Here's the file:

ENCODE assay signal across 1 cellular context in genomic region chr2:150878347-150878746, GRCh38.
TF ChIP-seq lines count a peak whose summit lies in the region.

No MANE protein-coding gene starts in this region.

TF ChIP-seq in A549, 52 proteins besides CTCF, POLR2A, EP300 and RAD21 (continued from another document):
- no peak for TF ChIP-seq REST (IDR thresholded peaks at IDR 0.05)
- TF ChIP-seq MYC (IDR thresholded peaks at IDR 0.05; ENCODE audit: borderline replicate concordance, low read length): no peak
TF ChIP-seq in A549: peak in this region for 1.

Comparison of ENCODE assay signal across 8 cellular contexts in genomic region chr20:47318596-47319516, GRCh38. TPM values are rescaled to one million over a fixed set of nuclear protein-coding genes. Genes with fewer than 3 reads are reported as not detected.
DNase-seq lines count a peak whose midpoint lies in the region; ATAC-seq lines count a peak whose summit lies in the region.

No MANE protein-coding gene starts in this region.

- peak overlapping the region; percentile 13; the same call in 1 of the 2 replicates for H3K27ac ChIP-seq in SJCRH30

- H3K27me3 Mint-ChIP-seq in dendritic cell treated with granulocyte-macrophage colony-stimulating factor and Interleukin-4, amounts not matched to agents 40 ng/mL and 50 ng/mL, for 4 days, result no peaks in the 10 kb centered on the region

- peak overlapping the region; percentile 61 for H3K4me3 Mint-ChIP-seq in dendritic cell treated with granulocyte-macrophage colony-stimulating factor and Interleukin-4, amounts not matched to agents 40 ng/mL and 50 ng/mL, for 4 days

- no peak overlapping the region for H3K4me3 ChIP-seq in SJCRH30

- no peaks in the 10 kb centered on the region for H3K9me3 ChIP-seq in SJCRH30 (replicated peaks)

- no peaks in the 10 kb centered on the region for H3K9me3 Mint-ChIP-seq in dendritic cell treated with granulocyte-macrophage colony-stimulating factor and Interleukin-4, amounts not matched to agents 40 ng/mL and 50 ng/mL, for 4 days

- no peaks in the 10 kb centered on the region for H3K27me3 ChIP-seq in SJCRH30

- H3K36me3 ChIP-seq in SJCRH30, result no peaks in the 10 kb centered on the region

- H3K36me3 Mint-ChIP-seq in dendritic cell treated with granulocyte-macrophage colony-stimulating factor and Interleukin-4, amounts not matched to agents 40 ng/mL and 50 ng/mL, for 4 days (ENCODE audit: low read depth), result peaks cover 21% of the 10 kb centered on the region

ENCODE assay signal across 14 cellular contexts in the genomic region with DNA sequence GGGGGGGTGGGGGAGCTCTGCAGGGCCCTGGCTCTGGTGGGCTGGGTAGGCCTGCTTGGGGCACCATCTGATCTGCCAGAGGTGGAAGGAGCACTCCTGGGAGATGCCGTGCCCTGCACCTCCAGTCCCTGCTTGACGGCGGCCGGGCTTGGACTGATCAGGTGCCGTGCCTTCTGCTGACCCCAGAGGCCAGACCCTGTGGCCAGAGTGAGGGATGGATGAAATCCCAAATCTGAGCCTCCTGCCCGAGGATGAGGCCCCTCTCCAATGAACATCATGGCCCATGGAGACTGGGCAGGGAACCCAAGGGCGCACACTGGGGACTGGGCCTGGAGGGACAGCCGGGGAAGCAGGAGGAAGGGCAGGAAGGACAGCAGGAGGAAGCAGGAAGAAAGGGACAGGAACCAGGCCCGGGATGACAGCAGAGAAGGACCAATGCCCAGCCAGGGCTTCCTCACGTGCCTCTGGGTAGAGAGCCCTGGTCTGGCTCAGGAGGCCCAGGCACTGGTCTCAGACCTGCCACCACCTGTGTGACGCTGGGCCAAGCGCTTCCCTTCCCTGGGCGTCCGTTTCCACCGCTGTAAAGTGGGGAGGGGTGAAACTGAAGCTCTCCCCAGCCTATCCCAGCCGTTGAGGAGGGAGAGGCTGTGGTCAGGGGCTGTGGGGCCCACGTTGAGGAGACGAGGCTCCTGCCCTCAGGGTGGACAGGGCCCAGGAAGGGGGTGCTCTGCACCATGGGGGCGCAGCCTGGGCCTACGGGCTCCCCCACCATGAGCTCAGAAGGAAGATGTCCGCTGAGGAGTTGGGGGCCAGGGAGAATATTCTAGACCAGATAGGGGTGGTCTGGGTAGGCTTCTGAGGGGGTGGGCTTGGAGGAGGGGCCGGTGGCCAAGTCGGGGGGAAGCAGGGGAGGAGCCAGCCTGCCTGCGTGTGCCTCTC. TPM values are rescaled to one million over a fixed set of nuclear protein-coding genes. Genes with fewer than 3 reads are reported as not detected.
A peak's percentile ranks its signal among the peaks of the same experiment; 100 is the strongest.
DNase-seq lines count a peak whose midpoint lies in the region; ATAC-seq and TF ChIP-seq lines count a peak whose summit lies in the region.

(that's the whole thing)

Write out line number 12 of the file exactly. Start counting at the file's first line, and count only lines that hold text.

- H3K27me3 Mint-ChIP-seq in dendritic cell treated with granulocyte-macrophage colony-stimulating factor and Interleukin-4, amounts not matched to agents 40 ng/mL and 50 ng/mL, for 4 days, result no peaks in the 10 kb centered on the region